Judging the status of a previously-owned EV battery

An interesting article from the February 19, 2024 edition of Automotive News. This is NOT a big deal right now, but judging the life span, thus the value, of a used EV’s battery will become a significant driver of used EV values in the future. This article outlines some of the facts and variables.

Assessing battery life for used EVs is not that simple

The complexity of EV batteries can fuel dealer and consumer concerns and questions about the performance of used vehicles. History offers little data.

It’s one of the most top-of-mind questions auto dealers and vehicle buyers alike have about a used electric vehicle: What’s going on with the battery?

For dealers, having a way to easily determine the state of that battery is a critical point of concern. Some are wary of acquiring used EVs when there is a chance they might have to replace a costly battery before it can be retailed. EV battery replacements range from $5,000 to $20,000 based on the pack, size and manufacturer, according to EV battery and range analytics firm Recurrent.

EV battery repair costs can dissuade would-be buyers, too.

But it’s not so simple as determining “how much” is left in the battery; it’s more complex than that, said Recurrent CEO Scott Case.

What is the difference between the health and life of an EV battery?

It’s an important distinction to think about, Case said. A used EV battery’s state of health is a measure of the ability of the many lithium ion cells within to store energy compared with those in a new battery. When a battery is new, its capacity to store energy is higher. Depending on factors such as age, temperature and charging habits, those cells can degrade.
Case said California and the European Union have made pushes to disclose EV battery states of health, which would include testing batteries in used EVs to estimate:

Capacity during charging

Capacity during discharging (i.e. driving)
Resistance, or how hard it is for electrons to move in and out of each battery cell, which can affect vehicle performance.

So what is EV battery life, then?

Battery life, on the other hand, can be thought of as how long a battery may be used in a vehicle for transportation purposes. Generally, the oldest EV batteries date back to 2010, Case said.

Though some individual EV batteries from that early era have certainly failed, the industry has not yet seen the end of life of older-generation batteries, Case said.

Can the mile range of a used EV battery be determined?

It is possible to examine an individual used EV and come up with a tight mileage range for it, Case said. Estimating an exact range is not feasible, he said, because how far an EV can go on a single charge varies wildly according to exterior temperatures, how the heating and cooling system is being used, how fast it’s being driven and other factors.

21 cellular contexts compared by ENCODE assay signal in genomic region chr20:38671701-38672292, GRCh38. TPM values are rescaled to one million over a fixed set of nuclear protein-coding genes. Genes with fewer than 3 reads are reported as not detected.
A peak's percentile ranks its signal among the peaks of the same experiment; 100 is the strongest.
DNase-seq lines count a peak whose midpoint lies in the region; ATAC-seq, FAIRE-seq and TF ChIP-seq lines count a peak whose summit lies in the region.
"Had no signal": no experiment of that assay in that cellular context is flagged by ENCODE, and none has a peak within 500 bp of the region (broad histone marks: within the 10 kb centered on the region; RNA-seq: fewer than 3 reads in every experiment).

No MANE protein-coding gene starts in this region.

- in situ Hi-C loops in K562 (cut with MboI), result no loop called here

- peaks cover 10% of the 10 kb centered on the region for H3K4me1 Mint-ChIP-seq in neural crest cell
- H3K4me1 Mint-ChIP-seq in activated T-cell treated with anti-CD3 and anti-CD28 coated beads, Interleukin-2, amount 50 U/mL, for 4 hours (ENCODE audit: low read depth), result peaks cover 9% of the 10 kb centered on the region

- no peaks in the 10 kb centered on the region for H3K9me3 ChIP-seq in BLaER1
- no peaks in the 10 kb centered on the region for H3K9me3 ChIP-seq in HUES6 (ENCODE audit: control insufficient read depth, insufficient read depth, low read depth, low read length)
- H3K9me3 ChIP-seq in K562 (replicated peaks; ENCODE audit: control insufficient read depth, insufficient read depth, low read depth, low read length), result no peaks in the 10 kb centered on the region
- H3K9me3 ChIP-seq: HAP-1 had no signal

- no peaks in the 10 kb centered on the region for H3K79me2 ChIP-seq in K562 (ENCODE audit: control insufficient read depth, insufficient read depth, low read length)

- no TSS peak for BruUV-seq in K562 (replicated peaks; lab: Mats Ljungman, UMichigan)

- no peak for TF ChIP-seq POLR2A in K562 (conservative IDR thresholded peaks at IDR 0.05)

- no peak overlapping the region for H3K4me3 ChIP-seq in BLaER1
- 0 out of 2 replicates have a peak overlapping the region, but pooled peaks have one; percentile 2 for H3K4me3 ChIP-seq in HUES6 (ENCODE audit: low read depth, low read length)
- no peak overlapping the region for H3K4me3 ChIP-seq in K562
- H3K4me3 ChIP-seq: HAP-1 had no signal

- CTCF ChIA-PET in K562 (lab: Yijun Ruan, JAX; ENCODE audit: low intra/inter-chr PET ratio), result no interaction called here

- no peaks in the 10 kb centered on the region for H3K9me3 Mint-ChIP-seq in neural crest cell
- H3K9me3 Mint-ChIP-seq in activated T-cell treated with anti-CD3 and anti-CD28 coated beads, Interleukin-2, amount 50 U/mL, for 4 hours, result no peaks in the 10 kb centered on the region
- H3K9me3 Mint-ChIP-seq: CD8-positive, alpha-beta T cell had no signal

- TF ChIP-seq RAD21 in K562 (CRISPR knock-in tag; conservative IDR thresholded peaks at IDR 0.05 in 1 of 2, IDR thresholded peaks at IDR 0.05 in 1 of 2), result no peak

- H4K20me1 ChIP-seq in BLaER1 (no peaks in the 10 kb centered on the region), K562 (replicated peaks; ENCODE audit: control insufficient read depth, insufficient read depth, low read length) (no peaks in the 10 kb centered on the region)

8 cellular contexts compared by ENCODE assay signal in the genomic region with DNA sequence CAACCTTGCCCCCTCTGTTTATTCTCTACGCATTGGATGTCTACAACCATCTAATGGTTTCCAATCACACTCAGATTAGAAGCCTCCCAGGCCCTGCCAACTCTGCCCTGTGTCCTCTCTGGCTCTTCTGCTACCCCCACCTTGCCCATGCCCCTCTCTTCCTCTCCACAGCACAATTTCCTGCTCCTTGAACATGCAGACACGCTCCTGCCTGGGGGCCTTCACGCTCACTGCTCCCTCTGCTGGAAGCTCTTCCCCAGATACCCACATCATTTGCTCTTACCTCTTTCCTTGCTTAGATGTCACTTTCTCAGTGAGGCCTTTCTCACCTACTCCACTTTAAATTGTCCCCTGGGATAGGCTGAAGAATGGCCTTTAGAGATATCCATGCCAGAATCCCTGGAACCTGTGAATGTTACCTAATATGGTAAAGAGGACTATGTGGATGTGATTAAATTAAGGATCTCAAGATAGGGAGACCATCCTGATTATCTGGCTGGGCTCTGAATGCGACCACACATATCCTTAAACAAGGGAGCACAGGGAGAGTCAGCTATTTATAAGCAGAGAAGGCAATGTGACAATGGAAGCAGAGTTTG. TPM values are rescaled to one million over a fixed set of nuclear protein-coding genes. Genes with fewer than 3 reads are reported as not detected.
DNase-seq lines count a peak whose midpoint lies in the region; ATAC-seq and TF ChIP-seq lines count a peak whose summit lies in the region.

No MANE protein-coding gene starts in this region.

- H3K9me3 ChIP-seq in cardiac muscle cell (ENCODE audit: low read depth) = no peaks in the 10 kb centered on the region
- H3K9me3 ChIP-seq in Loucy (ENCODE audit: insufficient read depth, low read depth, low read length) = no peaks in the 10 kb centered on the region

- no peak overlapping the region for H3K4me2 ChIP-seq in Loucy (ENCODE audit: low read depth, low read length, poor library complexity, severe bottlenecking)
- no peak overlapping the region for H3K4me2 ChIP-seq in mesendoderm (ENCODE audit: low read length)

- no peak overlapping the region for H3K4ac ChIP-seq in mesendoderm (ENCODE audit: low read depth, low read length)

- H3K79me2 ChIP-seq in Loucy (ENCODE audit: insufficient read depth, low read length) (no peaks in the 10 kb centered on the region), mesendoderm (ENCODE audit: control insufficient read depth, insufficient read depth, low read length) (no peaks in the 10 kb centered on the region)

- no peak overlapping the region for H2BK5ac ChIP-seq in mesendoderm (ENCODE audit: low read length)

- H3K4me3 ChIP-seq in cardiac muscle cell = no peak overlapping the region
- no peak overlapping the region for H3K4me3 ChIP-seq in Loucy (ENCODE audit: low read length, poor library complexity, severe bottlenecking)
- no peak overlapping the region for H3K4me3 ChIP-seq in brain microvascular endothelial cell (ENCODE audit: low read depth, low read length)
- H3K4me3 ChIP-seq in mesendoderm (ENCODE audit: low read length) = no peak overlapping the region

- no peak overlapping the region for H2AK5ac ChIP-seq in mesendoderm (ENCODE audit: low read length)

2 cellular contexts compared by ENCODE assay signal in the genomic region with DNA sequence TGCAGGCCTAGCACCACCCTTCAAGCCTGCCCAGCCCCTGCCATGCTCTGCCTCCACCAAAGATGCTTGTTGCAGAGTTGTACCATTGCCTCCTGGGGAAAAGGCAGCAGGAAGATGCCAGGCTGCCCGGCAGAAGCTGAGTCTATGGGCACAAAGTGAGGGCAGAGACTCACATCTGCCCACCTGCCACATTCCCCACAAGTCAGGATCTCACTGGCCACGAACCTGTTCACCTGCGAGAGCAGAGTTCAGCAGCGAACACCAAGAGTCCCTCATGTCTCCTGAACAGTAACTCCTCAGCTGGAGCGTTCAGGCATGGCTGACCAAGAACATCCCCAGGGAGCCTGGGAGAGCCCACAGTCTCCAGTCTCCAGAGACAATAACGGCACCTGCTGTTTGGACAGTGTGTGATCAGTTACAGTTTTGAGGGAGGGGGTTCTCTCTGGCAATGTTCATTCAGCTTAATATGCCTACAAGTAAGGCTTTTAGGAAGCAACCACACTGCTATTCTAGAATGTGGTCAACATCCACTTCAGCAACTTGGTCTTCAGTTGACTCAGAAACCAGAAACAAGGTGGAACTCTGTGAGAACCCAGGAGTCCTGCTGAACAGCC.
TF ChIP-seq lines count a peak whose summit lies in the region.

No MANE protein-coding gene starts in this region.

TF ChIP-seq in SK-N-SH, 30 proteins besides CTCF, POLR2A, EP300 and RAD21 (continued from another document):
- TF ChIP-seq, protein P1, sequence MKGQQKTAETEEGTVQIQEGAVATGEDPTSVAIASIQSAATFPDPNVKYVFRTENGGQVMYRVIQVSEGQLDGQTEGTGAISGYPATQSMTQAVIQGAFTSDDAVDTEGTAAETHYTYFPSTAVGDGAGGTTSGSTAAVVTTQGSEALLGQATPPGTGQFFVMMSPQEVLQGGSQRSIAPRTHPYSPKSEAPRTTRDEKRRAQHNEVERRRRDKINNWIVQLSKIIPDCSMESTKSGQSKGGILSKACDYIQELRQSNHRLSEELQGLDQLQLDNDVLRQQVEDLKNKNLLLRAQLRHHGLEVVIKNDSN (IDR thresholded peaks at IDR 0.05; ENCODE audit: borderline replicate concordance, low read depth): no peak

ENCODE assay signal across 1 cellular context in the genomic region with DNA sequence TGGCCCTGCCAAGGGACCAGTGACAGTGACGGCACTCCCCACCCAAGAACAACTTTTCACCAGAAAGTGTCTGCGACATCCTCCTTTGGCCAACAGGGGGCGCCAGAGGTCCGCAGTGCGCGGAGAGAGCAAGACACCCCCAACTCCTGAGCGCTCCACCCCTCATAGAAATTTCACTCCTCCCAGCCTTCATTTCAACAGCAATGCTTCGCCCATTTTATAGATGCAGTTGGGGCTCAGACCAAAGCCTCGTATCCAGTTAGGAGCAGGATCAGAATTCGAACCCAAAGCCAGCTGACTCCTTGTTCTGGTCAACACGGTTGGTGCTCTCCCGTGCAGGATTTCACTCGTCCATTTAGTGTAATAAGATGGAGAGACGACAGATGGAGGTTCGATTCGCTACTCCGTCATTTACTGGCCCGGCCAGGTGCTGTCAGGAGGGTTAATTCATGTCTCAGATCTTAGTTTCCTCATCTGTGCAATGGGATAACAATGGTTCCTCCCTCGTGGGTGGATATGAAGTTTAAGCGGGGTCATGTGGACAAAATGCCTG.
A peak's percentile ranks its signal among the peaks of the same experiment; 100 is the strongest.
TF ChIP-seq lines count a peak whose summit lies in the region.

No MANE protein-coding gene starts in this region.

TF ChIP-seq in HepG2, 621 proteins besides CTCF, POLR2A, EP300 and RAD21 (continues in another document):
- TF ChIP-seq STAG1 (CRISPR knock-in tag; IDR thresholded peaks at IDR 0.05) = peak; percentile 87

What about predicting how long a used EV battery will last?

How long an EV battery will last can be projected based on how it’s aged so far, Case said. However, he’s not aware of anyone who is able to do that with precision; there are too many variables that go into it and the future can’t be known, he said.

Have EV batteries evolved?

Technology used for EV battery chemistry has progressed since 2010, Case said. It shouldn’t be assumed the battery cells of an EV such as the 2024 Ford Mustang Mach-E will perform similarly over time to battery cells of a 2012 Nissan Leaf, he said.

Within reason, today’s EV batteries are going to last at least as long as ones from the early days of EVs, if not longer, Case said.

Why are dealers sometimes uncertain about used EVs?

Dealers acquire used EVs through multiple channels — wholesale auctions, via trade-ins and through private-party purchases. For a long time, there was little readily available information on how to determine used-EV battery life and health. That made some dealers uncomfortable with the product, Case said.

Wary of battery replacement costs, dealers sometimes assume the worst of a used EV.

From what Case has seen in the last four years with Recurrent, current-generation EV batteries are beating expectations. Unfortunately, Case said, a few problems that cropped up with first-generation batteries in the early 2010s — including poor battery system design that degraded performance — gave some dealers a bad first impression of used EVs.

Related posts

Not shocking EV news….

From the December 18 2023 edition of Vehicle Remarketing magazine: EV Inventory Remains Elevated...

DAV Campaign

We are proud to have raised $11,500 for this very important charity that helps...

10 reasons dealers buy from us.

Click Here
Home Services Contact